Let $G$ be a compact subgroup of $O(n)$. Let $\rho$ be a continuous finite dimensional representation of $G$.

Question Is it true that there exists a continuous finite dimensional representation $\pi$ of $O(n)$ such that $\rho$ is a direct summand of the restriction of $\pi$ to $G$?

I am almost sure that this is true. A reference would be very helpful.

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    $\begingroup$ No, this is false. For $n\geq 3$, any nontrivial representation of $\mathrm{O}(n)$ has its kernel contained in $\{\pm I\} $. Just take for $G$ a finite group and for $\rho $ a representation with $\#\,\mathrm{Ker} \rho \geq 3$. $\endgroup$ – abx May 3 '17 at 9:51
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    $\begingroup$ @abx: I am not sure that I understood your argument. I think that it might happen that $\sharp Ker \rho \geq 3$, but $\sharp Ker \pi\leq 2$. $\endgroup$ – makt May 3 '17 at 10:10
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    $\begingroup$ Oops, you are right, sorry. I missed the "direct summand" part. $\endgroup$ – abx May 3 '17 at 10:20

I don't have a reference, but here is a short argument. Assume $G<H$ are compact groups (in our example take $H=\text{O}(n)$) and recall that unitary representations of compact groups are completely reducible. Recall also that by Peter-Weyl every irreducible unitary representation is finite dimensional.

Assume first that $\rho$ is an irreducible finite dimensional continuous representation of $G$ and endow it with a $G$-invariant inner product. Fix $\pi$ to be any finite dimensional subrepresentation of the unitary induction $\text{Ind}_G^H(\rho)$, eg an irreducible subrepresentation. Then, by Frobenius reciprocity, $\text{Hom}_G(\rho,\text{Res}_G^H \pi)\simeq \text{Hom}_H(\text{Ind}_G^H(\rho),\pi)$ and the latter is non-empty by our choice of $\pi$. It follows that $\rho$ is a direct summand of $\text{Res}_G^H \pi$ by its irreducibility.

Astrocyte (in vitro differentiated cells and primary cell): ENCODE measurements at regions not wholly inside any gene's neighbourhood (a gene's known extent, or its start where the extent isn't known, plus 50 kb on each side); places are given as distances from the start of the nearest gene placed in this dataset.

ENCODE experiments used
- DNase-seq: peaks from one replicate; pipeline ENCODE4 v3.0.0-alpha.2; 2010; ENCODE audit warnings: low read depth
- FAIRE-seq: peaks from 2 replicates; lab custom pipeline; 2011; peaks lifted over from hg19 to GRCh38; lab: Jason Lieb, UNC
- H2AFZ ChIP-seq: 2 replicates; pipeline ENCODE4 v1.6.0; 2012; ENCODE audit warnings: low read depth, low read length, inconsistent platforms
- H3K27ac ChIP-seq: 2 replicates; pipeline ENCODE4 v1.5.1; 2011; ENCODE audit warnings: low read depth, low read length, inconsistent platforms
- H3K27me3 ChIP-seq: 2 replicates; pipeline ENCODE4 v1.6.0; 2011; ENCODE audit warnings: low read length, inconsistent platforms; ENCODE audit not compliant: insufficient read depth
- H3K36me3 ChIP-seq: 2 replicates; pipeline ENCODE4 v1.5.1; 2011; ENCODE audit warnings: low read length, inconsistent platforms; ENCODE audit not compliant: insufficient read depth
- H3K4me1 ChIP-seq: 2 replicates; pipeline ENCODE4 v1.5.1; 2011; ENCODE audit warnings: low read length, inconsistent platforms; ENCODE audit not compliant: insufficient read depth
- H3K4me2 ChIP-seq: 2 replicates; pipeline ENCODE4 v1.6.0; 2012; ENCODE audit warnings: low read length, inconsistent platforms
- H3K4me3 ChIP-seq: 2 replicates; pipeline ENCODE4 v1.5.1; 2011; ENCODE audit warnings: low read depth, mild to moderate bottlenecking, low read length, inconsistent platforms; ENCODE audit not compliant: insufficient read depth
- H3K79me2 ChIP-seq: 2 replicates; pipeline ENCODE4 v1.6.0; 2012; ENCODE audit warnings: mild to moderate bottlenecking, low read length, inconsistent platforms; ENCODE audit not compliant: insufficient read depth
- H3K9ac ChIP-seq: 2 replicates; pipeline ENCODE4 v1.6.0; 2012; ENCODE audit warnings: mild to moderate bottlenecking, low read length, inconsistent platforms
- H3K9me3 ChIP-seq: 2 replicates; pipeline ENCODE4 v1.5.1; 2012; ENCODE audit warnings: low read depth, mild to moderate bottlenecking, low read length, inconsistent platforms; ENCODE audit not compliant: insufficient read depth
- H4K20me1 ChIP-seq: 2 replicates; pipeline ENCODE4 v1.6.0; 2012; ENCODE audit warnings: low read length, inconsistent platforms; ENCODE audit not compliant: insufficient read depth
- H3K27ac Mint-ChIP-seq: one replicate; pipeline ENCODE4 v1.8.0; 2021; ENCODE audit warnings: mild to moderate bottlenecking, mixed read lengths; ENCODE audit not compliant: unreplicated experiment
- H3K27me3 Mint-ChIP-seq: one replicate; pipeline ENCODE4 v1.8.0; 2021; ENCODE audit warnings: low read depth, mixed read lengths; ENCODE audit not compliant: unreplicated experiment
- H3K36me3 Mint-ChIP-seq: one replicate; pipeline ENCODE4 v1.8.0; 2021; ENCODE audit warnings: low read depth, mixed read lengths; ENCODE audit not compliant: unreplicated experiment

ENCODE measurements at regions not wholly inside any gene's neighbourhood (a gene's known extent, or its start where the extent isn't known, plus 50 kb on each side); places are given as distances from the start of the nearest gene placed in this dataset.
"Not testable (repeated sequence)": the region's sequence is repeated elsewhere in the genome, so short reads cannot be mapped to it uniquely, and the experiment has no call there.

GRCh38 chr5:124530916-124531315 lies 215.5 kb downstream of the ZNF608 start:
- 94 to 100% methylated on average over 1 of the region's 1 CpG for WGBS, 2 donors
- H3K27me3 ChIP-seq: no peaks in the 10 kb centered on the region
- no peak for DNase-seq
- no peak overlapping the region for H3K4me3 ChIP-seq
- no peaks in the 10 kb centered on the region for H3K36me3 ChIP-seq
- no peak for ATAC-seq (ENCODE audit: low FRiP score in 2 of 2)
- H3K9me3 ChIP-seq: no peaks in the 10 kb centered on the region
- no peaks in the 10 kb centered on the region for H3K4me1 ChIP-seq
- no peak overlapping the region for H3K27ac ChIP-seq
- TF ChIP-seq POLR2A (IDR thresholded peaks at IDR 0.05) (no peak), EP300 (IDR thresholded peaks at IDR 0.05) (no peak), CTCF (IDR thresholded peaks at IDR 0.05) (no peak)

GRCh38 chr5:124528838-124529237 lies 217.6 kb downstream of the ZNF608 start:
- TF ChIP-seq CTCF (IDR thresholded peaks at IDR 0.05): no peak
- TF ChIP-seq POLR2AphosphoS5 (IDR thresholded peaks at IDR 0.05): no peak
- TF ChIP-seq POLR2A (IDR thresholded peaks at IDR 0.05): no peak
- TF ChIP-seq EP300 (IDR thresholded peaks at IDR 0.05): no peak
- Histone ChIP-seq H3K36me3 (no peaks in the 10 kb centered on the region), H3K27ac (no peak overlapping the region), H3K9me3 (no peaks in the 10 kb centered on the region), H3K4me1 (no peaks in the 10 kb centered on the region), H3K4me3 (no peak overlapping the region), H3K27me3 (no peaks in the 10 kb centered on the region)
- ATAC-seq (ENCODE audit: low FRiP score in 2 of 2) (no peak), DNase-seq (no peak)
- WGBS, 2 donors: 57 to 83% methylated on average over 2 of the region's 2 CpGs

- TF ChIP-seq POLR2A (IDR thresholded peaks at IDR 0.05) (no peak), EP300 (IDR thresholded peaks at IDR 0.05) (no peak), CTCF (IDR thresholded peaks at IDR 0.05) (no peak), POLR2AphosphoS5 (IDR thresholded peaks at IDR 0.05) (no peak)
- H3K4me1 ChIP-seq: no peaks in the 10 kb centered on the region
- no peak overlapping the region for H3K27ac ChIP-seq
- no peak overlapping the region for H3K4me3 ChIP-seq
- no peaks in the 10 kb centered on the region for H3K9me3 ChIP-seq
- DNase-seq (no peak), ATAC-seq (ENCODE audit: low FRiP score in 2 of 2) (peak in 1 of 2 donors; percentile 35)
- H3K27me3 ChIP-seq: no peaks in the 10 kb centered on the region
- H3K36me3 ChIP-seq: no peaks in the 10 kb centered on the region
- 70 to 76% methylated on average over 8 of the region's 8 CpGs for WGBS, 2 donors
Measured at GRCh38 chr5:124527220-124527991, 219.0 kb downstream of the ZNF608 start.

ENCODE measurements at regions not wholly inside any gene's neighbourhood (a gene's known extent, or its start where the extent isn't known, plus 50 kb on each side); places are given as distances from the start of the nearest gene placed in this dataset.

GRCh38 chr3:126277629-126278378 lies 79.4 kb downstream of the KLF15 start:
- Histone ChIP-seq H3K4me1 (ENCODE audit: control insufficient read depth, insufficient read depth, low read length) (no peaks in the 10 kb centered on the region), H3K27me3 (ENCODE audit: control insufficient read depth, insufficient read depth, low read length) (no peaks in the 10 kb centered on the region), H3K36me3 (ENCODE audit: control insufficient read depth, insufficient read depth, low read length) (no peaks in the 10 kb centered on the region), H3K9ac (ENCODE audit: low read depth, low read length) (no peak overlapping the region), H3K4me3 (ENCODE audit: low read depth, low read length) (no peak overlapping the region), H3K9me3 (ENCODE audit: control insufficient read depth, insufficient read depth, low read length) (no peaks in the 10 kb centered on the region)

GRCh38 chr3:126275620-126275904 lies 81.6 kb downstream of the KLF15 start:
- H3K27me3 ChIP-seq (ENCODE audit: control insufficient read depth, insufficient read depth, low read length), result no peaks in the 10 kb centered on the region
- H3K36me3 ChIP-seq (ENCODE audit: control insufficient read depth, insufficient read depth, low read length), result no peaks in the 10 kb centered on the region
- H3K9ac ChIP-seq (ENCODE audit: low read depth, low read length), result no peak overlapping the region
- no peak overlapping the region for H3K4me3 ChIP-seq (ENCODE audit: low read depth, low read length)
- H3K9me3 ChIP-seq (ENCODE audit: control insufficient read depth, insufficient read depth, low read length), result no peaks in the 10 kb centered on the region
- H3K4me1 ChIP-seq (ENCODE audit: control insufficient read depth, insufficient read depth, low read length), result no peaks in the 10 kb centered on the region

The case of a general $\rho$, continuous finite dimensional representation, follows easily.

  • $\begingroup$ Thank you. While $Res_G^H\pi$ is infinite dimensional, but it is easy to truncate it to imbed $\rho$ to a finite dimensional representation. $\endgroup$ – makt May 3 '17 at 13:27
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    $\begingroup$ @salev, no. We choose $\pi$ to be finite dimensional and restriction does not change the underlying space (I used the notation $\text{Res}_G^H$ for the restriction of a representation from $H$ to $G$, as is common). Maybe I should add: the fact that I could choose $\pi$ to be finite dimensional follows from Peter-Weyl, eg take $\pi$ to be an irreducible $H$ rep. $\endgroup$ – Uri Bader May 3 '17 at 13:39
  • $\begingroup$ Sorry, you are right. I misunderstood. $\endgroup$ – makt May 3 '17 at 13:56

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